Today we rethink Technical and Vocational Education and Training. Instead of looking at it from a human capital approach, my guest, Leesa Wheelahan, looks at it from a productive capabilities perspective.

Together with Gavin Moodie and Eric Lavigne, Leesa Wheelahan has recently co-written a new report for Education International entitled Technical and vocational education and training as a framework for social justice: Analysis and evidence from World Case Studies.

Leesa Wheelahan is Professor and William G. Davis chair in Community College Leadership at the Ontario Institute for Education Studies at the University of Toronto.

Citation: Wheelahan, Leesa, interview with Will Brehm, FreshEd, 174, podcast audio, September 30, 2019. https://www.freshedpodcast.com/wheelahan/

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How did School Based Management become an approach to educational governance found across the world? Where did it come from and what institutions advanced the idea globally?

Today I speak with Brent Edwards, an Associate Professor of Theory and Methodology in the Study of Education at the University of Hawaii. He has spent over a decade researching the phenomenon of School Based Management. In his search for democratic alternatives to dominant education models, he has shown in various publications how market fundamentalism is embedded inside the very idea of School Based Management.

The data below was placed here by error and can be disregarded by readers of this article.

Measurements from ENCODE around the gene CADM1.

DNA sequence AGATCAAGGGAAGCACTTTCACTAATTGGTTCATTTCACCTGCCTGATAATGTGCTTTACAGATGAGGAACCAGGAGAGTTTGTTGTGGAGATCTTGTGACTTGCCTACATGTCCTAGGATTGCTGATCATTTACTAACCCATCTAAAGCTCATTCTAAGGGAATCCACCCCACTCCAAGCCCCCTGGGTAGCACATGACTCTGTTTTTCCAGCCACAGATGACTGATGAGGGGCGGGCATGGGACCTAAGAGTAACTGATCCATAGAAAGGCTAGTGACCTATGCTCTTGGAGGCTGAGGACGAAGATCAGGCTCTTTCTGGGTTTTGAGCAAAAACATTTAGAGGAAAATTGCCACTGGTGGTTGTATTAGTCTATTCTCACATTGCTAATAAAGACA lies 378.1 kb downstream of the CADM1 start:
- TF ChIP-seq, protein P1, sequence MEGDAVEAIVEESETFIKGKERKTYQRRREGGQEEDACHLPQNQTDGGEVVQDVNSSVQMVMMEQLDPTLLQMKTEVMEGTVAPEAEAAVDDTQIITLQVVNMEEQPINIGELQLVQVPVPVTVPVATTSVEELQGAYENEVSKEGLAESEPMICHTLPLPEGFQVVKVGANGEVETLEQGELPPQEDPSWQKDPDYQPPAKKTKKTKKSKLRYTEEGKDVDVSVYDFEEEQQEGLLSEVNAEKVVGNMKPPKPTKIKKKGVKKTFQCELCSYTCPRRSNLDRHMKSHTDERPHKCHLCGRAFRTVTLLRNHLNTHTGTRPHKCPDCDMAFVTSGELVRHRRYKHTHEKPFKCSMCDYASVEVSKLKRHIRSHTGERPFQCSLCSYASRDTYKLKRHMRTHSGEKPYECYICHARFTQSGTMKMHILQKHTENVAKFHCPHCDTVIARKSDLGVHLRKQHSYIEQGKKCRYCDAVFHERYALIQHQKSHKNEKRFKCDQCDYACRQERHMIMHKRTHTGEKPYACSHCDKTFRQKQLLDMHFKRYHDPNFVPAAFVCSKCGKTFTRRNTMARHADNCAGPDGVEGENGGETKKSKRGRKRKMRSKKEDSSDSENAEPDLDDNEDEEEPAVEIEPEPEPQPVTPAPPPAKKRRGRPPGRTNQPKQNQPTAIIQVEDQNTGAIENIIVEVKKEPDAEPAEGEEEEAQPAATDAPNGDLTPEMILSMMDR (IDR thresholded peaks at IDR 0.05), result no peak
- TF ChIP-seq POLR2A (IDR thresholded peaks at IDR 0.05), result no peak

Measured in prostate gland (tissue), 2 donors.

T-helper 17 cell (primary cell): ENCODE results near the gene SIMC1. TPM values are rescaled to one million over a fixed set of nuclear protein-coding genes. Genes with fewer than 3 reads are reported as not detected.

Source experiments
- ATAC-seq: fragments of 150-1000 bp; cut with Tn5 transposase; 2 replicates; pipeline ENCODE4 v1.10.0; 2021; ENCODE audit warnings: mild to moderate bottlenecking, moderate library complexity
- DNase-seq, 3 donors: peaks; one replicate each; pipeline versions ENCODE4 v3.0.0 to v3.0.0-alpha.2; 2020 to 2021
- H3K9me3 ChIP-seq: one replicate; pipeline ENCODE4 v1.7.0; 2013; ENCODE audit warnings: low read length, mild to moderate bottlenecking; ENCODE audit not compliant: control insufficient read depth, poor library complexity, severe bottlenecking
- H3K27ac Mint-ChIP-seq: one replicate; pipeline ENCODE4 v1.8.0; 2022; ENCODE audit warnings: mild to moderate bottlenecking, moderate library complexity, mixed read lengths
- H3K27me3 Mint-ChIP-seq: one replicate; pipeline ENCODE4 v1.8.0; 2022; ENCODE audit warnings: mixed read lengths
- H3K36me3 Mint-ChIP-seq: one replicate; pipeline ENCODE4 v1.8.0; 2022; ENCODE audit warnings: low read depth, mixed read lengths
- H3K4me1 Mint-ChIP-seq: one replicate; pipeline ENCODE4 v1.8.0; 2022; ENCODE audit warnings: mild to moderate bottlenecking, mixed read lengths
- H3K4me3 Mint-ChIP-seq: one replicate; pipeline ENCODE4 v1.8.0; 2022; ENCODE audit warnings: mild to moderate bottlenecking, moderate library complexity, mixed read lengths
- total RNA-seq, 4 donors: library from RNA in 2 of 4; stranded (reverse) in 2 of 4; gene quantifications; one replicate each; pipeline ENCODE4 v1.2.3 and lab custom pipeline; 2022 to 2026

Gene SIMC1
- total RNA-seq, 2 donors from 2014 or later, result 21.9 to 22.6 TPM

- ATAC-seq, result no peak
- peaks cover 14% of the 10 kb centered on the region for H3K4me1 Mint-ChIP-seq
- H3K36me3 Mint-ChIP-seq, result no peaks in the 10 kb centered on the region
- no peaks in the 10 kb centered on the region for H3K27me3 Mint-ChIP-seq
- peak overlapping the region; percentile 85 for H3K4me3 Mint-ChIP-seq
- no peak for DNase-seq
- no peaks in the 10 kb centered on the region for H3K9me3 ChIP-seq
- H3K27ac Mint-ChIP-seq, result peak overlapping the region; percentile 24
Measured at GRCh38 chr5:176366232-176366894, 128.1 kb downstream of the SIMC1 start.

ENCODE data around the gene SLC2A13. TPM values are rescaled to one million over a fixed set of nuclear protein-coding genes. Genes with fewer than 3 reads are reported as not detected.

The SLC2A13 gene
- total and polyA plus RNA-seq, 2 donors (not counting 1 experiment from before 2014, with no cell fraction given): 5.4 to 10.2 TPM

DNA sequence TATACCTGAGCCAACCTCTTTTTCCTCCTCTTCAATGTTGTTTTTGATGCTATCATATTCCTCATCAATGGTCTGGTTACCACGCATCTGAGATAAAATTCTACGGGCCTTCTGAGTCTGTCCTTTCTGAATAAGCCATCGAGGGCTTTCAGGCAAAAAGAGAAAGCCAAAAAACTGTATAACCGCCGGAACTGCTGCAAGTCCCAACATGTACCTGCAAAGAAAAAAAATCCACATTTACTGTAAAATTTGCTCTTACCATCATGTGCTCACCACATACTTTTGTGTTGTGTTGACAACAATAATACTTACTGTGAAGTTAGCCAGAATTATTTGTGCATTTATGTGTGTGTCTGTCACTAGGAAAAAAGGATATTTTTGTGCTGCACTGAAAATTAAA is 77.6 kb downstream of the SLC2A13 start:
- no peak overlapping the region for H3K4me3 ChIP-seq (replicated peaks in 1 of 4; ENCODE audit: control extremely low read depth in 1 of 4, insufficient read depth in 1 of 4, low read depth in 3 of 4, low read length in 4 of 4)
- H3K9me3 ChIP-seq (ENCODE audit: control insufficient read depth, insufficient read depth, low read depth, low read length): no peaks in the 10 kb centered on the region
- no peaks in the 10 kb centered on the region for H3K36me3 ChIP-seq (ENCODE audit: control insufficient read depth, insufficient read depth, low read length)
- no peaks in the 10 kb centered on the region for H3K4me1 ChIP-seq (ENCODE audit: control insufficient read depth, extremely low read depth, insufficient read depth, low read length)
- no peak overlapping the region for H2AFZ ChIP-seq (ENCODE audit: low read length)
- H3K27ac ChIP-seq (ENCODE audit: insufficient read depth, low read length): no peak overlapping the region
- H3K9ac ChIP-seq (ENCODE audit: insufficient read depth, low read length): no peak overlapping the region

Citation: Edwards, Brent, interview with Will Brehm, FreshEd, 165, podcast audio, July 29, 2019. https://www.freshedpodcast.com/dbrentedwardsjr/

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The World Bank hasn’t always made loans to education. Post-World War II, the Bank focused mainly on infrastructure. Even when it did start lending to education in the 1960s, it used the idea of manpower planning, the process of estimating the number of people with specific skills required for completing a project. Only in the 1970s did the World Bank begin to think of education in terms of rates of return: the cost-benefit calculation that uses expected future earning from one’s educational attainment.

The introduction of rates of return inside the World Bank was no easy process. The internal fights by larger-than-life personalities were the stuff legends are made from. Yet, these disputes often go unnoticed, hidden behind glossy reports and confidence.

Today Stephen Heyneman takes us back in time when he introduced rates of return to the World Bank. He discusses how he used them to his advantage and how he ultimately lost his job because of them.

Stephen Heyneman is Professor Emeritus of international education policy at Peabody College, Vanderbilt University. He served the World Bank for 22 years between 1976 and 1998.

Citation: Heyneman, Stephen, interview with Will Brehm, FreshEd, 155, podcast audio, May 20, 2019. https://www.freshedpodcast.com/heyneman/

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American students are in debt. Some forty-four million Americans collectively hold over $1.4 trillion worth of debt. Those numbers have increased since the Global Financial Crisis from 10 years ago.

Today I speak with Ben Miller, a senior director for Postsecondary Education at the Center for American Progress. Ben specializes in higher-education accountability, affordability, and financial aid, as well as for-profit colleges. His most recent op-ed – “The Student Debt Problem is Worse than we Imagined” – appeared in the New York Times in August.

Citation: Miller, Ben, interview with Will Brehm, FreshEd, 126, podcast audio, September 17, 2018. https://www.freshedpodcast.com/benmiller/

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